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What to Do if You’re Severely Dehydrated


You’ve probably heard the old adage that most of your body is made up of water. But what happens when it’s not? When you lose too much water from your system due to heat exposure, fever, diarrhea, vomiting or other illnesses and conditions, it can cause further serious problems.

Mild Dehydration

Dehydration can present symptoms like:

  • Decreased urine output
  • Dizziness
  • Dry mouth
  • Dry skin
  • Few or no tears
  • Headache
  • Increased thirst
  • Low volume of urine and darker color than normal
  • Tiredness or sleepiness

For mild dehydration, you can often treat the condition at home.

If the dehydration is due to vomiting, start by sipping small amounts of water. Drinking too fast can cause you to bring it all back up again, so go slowly to avoid another trip to the bathroom. You can also try sucking on ice chips or popsicles.

In addition to losing water, dehydration depletes the body of electrolytes. For this reason, it’s a good idea to drink something with carbohydrates and electrolytes rather than just plain water, as long as it is well tolerated. Most sports drinks are a good choice, as well as options like Pedialyte, which are made specifically for dehydration. We also have a recipe for a homemade electrolyte drink made from items you may already have in your pantry. Many sports drinks contain a large amount of sugar; mix your sports drink with water in a 50/50 mix.  

If the dehydration is due to heat exposure, you’ll want to do everything you can to help yourself (or your patient) cool down. This includes removing any unnecessary layers of clothing, getting to an air conditioned area, or if no air conditioning is available, try luke warm mist from a spray bottle or using a wet towel to induce evaporation cooling. Avoid cooling down too quickly with methods like ice packs or ice cold water as these can actually cause further dehydration.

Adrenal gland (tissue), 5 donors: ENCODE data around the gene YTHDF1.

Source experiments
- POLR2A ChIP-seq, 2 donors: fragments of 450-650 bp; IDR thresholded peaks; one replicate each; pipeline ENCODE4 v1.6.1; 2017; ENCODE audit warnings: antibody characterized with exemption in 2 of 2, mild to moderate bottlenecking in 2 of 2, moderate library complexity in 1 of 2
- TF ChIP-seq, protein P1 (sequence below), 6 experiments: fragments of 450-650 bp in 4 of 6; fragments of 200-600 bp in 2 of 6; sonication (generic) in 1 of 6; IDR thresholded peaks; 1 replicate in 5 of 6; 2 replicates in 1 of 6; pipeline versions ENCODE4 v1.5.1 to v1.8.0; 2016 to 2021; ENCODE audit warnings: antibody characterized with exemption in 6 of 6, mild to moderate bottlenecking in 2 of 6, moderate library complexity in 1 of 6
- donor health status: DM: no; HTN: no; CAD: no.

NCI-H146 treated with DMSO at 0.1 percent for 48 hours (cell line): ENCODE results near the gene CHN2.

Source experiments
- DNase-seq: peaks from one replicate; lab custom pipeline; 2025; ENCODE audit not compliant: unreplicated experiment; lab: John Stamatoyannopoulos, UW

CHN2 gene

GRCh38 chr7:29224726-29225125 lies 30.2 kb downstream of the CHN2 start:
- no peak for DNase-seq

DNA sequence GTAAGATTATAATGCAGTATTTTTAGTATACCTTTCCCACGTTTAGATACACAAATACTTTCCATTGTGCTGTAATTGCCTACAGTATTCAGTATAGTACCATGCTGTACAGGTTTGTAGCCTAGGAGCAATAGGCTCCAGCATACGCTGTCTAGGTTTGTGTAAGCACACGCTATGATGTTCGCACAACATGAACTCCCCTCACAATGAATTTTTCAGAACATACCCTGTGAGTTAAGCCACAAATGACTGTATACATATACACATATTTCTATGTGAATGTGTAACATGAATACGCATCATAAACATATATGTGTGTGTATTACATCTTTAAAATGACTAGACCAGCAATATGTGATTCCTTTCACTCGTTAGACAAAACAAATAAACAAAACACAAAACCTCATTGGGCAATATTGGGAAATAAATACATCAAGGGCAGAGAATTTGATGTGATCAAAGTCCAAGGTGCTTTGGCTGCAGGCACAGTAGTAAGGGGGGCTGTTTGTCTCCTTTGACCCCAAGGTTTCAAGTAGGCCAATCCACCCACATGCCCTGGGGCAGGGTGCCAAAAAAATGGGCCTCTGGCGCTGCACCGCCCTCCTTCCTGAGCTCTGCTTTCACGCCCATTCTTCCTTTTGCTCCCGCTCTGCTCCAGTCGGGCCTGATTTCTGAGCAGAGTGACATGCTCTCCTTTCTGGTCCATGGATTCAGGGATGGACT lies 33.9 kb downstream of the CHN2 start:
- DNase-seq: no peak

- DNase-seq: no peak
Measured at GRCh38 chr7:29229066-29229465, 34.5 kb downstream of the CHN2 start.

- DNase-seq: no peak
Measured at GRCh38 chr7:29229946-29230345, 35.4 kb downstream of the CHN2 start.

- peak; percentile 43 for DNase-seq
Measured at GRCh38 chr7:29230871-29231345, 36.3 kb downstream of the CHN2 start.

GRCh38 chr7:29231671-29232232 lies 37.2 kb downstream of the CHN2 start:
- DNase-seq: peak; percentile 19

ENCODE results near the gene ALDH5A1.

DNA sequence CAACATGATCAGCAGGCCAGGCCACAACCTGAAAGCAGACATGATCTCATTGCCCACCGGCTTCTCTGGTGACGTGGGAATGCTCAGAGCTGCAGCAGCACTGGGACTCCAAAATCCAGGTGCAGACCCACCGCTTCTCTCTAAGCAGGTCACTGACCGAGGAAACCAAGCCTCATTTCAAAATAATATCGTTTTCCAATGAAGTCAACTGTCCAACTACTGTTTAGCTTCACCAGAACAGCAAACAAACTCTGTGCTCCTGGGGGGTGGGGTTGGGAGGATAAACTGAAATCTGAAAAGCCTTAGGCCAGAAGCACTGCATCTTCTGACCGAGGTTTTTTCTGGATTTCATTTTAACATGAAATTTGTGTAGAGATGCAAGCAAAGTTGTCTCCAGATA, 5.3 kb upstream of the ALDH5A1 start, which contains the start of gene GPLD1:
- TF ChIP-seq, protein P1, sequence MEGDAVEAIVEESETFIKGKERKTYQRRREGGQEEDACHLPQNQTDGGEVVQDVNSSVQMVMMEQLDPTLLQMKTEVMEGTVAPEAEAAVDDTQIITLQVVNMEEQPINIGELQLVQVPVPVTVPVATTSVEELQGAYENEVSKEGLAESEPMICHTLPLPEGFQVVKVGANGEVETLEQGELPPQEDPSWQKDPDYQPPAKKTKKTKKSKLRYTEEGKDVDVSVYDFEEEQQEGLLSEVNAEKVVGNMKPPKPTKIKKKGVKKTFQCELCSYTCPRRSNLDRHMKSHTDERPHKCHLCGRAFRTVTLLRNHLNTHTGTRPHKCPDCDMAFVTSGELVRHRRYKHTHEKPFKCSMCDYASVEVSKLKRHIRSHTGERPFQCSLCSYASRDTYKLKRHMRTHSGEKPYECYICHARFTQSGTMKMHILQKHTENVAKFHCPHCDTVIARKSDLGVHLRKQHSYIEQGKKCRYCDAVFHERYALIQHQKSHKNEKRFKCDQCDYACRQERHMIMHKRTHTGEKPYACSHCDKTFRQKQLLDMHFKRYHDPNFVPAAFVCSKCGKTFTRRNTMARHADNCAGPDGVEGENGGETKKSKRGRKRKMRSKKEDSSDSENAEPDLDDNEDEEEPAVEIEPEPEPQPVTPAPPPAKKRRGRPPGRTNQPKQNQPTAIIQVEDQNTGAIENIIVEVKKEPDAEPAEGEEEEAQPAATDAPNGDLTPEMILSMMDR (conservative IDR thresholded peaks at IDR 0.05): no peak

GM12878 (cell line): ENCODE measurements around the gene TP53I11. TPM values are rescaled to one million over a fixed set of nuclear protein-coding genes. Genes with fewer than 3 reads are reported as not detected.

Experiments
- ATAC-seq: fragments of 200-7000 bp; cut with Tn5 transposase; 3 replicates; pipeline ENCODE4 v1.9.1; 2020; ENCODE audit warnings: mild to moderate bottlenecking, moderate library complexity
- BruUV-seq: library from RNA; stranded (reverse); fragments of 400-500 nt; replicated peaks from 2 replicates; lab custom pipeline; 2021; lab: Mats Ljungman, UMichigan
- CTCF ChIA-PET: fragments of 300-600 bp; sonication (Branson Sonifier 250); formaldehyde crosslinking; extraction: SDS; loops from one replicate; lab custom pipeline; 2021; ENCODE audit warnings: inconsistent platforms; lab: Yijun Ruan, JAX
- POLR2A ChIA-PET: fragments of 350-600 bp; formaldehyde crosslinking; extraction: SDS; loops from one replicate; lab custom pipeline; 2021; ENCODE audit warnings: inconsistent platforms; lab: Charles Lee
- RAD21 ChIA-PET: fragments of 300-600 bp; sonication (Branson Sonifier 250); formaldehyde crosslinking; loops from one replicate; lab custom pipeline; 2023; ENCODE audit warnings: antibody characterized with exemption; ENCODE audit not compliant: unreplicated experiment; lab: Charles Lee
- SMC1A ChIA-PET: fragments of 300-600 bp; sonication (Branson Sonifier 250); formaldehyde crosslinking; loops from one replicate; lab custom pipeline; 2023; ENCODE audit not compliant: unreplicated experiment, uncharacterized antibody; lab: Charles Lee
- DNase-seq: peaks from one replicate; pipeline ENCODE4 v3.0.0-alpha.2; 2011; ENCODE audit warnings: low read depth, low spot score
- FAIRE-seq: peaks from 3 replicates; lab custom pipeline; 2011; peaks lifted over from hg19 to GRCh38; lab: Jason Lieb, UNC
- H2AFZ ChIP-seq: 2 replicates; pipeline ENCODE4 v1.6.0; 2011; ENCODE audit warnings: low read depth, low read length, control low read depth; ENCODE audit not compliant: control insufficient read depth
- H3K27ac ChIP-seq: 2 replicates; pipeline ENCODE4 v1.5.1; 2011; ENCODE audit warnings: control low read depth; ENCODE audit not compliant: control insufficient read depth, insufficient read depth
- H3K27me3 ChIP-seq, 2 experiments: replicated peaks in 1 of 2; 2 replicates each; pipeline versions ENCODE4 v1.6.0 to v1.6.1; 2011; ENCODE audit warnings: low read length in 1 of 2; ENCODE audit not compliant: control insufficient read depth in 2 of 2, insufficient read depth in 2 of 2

For infants or babies, do not administer electrolyte drinks or fruit juices unless recommended to do so by a qualified medical practitioner. Stick to breast milk or formula, and seek medical help if you don’t see improvement.  

Severe Dehydration

If left unchecked, severe dehydration can cause the following:

  • Cold and blotchy hands and feet
  • Dizziness or lightheadedness that affects ability to stand or walk normally
  • Drops in blood pressure drops when standing up after lying down
  • Severely decreased urine output with deep yellow or amber color or no urine at all
  • Fever
  • Lethargy, confusion, or coma
  • Poor skin elasticity (skin slowly returns to its normal position when pinched)
  • Rapid resting heart rate
  • Seizure
  • Shock

Man requesting care on DispatchHealth app

At this point you’ll need to seek medical intervention. One of the best options is to call DispatchHealth to come to the rescue. Their emergency care providers are able to evaluate patients for dehydration and administer IV fluids to more rapidly hydrate patients in a safe and beneficial way. And best of all, there’s no rush to the emergency room, no waiting room and no hassle. The team will come to you, wherever you happen to be, so you can relax on the couch while you wait to be seen.

So the next time you experience dehydration, whether due to heat, illness or exhaustion, get a house call from a medical team with the knowledge and experience to treat you in the comfort of your own home.[/vc_column_text][/vc_column][/vc_row]


DispatchHealth relies only on authoritative sources, including medical associations, research institutions, and peer-reviewed medical studies. 

Sources referenced in this article: 

  1. https://www.mayoclinic.org/diseases-conditions/dehydration/diagnosis-treatment/drc-20354092
  2. https://www.webmd.com/a-to-z-guides/qa/how-can-a-dehydrated-person-cool-off


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